Date of Award
Rourke, Byron P.,
CC BY-NC-ND 4.0
The present study explores the relationship between human REM sleep and time-dependent memory consolidation processes. Specifically, it was hypothesized that differential effects on retention produced by post-learning REM sleep deprivation may be explained in terms of neuropsychological dissociations of task requirements. In order to test this possibility, a variety of memory tasks were assembled to be representative of subsets within both explicit/declarative and implicit/procedural domains. These include: Word Recognition, Word Fragment Completion, Tower of Hanoi, Corsi Block-Tapping Task, and the Rey-Osterrieth Complex Figure. Thirty-five undergraduate students from Trent University, Peterborough served as subjects. Subjects were presented with the stimulus materials in the evening, followed by random assignment to one of five sleep conditions: (1) Selective REM Sleep Deprivation; (2) Non-REM Sleep Deprivation; (3) Total Sleep Deprivation; (4) Lab Recorded Controls; or (5) Normally Rested Controls. Subjects were post-tested with the same materials after a 1-week retention interval. Results indicated that selective REM sleep deprivation following learning impaired retention of implicit priming and cognitive procedural learning while sparing explicit/declarative material. Results are discussed within a variety of theoretical frameworks, including distinct memory systems theories and accounts derived from the area of human information processing.Dept. of Psychology. Paper copy at Leddy Library: Theses & Major Papers - Basement, West Bldg. / Call Number: Thesis1995 .C66. Source: Masters Abstracts International, Volume: 34-06, page: 2492. Adviser: Byron P. Rourke. Thesis (M.A.)--University of Windsor (Canada), 1995.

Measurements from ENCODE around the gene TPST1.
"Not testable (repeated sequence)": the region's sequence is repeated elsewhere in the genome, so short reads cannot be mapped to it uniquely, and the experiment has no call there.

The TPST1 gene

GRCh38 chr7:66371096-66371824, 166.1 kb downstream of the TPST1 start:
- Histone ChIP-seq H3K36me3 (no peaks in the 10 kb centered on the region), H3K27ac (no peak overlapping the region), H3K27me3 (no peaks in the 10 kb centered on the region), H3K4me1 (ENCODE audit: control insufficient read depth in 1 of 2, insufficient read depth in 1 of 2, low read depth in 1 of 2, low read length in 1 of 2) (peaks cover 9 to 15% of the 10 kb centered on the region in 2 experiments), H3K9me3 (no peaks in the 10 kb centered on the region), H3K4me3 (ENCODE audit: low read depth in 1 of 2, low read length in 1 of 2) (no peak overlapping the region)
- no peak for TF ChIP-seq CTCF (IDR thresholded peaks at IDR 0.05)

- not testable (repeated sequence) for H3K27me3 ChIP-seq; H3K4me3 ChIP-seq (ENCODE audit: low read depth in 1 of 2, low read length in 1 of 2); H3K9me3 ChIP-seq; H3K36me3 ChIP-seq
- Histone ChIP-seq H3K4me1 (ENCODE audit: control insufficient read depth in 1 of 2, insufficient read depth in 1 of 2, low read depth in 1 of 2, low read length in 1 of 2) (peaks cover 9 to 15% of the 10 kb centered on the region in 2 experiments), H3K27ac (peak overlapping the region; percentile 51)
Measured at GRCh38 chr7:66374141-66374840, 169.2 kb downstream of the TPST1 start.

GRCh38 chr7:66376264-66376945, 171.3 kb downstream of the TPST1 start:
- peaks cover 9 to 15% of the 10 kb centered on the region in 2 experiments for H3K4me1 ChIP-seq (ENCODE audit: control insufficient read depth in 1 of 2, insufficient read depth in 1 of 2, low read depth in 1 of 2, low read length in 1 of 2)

Conway, James Arthur., "The relationship between memory disruptive effects of REM sleep deprivation and neuropsychological dissociations of task requirements." (1995). Electronic Theses and Dissertations. 4213.